How it all began...
Few people in Israel imagined that anything worthwhile could come from the insignificant town in which Jesus spent His early life. Thus, at the start of His public ministry, He was dismissed with the words, “Can any good thing come out of Nazareth?” Such thinking failed to recognise that God constantly surprises us by the people and places He uses: a stable rather than a palace, for the birth of His Son; a poverty-stricken inner-city ghetto in Los Angeles as home of the worldwide Pentecostal Movement; and the quiet country town of Monaghan, nestling amid the green hills of Ulster and surrounded by lakes and farms, as birthplace of Elim. Perhaps the reason lies in the fact that God responds to the prayers of hungry, seeking people wherever they are, in urban slum or rural backwater.
The fact is that several young men in Monaghan began meeting together to seek God. They had heard of the 1859 Revival, during which 100,000 people in Ireland had come to the Saviour; they had heard, too, of the more recent Welsh Revival (1904 - 5) and its profound impact on national life; and stories had begun to reach their ears of an outpouring of the Holy Spirit, in America and elsewhere, in which supernatural gifts were being restored to the Church.
In His own way, God brought together these praying men in Monaghan and a young Welsh evangelist who was just beginning to be recognised as a powerful, Spirit-anointed preacher. In the laboratory, the scientist pours one inert chemical into another and suddenly there is an intense reaction as one acts on the other as a catalyst and light and energy are created. That is what happened, spiritually speaking, in Monaghan on 7th January 1915 when George Jeffreys from Wales met Robert Darragh, Frederick Farlow, Robert Mercer, John Mercer and William Henderson. The spiritual dynamic created the Elim Pentecostal Churches.
The Temperance Hotel where they met has long gone, but a written record remains. It indicates their objective: to reach Ireland with “the full Gospel on Pentecostal lines.” It shows that they knew how to proceed: “We believe it to be the mind of God that Evangelist Jeffreys be invited to take up permanent evangelistic work in Ireland, and that a centre be chosen by him for the purpose of establishing a church out of which evangelists would be sent into the country towns and villages.”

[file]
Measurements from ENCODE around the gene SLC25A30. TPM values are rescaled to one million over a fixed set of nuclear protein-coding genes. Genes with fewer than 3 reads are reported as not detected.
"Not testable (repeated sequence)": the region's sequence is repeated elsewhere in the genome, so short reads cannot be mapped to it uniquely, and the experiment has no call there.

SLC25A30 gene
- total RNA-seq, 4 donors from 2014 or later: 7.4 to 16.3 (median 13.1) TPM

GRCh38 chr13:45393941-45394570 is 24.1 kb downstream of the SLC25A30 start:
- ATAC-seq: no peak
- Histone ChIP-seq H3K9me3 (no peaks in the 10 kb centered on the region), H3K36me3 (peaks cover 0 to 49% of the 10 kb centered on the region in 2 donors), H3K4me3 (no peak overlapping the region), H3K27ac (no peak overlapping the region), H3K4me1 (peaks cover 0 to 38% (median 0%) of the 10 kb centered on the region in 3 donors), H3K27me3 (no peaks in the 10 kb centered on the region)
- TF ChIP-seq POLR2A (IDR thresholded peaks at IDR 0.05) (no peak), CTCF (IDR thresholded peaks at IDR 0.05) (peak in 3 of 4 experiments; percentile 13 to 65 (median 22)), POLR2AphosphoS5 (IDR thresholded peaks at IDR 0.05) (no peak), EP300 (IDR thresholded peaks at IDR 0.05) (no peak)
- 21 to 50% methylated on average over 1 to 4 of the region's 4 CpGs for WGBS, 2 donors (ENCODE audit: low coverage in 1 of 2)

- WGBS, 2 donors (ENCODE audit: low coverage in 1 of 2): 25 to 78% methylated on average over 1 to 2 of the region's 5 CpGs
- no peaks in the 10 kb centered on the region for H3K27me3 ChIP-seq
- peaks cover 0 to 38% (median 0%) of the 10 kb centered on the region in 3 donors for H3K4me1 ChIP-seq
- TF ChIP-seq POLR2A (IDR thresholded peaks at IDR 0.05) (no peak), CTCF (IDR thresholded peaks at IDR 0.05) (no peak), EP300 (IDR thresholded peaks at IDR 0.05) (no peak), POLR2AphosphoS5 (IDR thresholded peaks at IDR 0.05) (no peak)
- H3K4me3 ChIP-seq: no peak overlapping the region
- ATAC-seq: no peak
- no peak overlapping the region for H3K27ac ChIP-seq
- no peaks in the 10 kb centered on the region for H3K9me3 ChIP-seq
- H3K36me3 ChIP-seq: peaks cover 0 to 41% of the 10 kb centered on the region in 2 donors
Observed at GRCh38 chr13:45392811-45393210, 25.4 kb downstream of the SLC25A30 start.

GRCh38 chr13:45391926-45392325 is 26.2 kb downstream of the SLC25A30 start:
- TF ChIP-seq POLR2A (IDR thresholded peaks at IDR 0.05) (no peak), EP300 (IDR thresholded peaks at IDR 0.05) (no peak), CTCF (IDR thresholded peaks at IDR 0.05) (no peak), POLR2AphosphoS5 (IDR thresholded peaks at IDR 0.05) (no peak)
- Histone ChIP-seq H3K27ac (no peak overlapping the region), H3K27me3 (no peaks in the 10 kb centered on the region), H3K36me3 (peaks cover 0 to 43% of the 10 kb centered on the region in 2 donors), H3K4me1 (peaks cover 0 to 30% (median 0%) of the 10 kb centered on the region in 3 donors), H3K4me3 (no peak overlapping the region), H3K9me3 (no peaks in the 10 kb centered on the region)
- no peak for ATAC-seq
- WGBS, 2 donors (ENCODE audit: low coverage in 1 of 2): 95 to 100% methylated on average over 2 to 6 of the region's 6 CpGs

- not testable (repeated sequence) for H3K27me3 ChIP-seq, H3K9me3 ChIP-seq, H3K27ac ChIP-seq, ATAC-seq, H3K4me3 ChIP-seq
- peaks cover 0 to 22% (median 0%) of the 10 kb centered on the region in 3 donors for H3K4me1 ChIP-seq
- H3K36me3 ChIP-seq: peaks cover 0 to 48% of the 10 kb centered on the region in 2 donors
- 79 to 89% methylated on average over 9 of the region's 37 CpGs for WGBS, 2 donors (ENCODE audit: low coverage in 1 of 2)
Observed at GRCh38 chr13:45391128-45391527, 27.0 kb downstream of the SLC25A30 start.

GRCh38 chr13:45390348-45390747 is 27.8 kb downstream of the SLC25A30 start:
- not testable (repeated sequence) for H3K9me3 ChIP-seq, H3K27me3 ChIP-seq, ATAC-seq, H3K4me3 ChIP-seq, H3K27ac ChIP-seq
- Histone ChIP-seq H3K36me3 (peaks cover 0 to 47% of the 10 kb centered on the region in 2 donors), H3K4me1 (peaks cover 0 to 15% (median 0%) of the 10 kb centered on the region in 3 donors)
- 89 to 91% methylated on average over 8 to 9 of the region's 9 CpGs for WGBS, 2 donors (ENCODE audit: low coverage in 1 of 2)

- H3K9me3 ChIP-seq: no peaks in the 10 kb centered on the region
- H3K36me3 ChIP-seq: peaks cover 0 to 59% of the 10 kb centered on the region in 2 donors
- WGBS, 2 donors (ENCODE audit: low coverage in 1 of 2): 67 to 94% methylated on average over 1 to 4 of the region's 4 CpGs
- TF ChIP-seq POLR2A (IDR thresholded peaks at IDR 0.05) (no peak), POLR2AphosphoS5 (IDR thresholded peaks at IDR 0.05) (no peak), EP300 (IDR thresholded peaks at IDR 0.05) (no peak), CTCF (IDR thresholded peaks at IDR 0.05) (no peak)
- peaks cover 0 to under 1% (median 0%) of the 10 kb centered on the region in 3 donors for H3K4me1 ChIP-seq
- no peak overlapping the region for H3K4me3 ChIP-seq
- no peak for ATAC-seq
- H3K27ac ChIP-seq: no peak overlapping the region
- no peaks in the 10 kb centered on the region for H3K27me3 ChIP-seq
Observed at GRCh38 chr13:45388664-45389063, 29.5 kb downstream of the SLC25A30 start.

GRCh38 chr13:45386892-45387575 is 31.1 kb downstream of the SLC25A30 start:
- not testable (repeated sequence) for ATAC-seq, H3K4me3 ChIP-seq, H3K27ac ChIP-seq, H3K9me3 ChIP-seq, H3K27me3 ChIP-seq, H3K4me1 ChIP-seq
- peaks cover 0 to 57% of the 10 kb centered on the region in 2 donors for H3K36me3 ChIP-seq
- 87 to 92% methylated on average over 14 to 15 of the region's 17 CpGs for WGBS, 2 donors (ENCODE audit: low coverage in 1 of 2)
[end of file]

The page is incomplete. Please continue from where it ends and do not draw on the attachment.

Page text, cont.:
They also knew that God would meet all needs. “It was agreed that God promises to supply the temporal needs of every evangelist who would be called into the work and that through prayer and faith in His promises He would prove Himself to be to each one Jehovah Jireh.”
They held a tent mission in Monaghan in the summer of 1915. George Jeffreys wrote, “God has been saving souls. The hunger for revival is such that people come from miles around. The young men who organised this campaign are on fire for God. Many dear saints have held on to God for Ireland, and, praise His name, their prayers are now being answered.”
Though no church was established in the town at the time, George Jeffreys regarded Monaghan as Elim’s birthplace, for it was there that he first engaged in evangelism with those who became his fellow-workers in the new movement.
Instead, the attention of what was soon to be called The Elim Evangelistic Band turned to Belfast, where services were held in a disused, semi-derelict laundry in Hunter Street, not far from Shaftsbury Square, and a congregation was formed with George Jeffreys as pastor. Though the building was old and dilapidated and the street itself had a bad reputation - Frederick Farlow from Monaghan described is as one of the worst in the city - God blessed and Elim Christ Church, as it was called, soon outgrew its first home.
In July 1919, an empty church building just off the Shankill Road was acquired and refurbished. George Jeffreys and many of the Hunter Street congregation moved to this new and larger location, and the Melbourne Street church was soon recognized as Elim’s mother church.
A GROWING MOVEMENT
Meanwhile evangelistic outreach was taking place, using a marquee bought for £20. There was a ‘missionary tour’ of Galway, of which it was reported, “Many souls have been saved, while lives and homes have been transformed.” There was also a five-week mission in Ballymena in 1916, during which 120 were saved, many were baptised in the Holy Spirit, and a flourishing Elim Church was born.
Although it had not been George Jeffreys’ intention to start a new denomination, Elim grew rapidly. By the close of 1920, there were fifteen churches in Ireland - including those in Armagh, Ballymena, Bangor, Belfast, Cullybackey, Lurgan, Moneyslane and Portadown - and twenty full-time workers: six pastors, twelve evangelists, and two deaconesses. There were also three workers in Wales and three missionaries in the Congo. George Jeffreys wrote, “No salary is paid to any pastor or evangelist. Each one has to trust God individually.”
In the century since, the tiny seed planted in the fertile soil of County Monaghan has grown and spread across Britain and Ireland, and to the ends of the earth.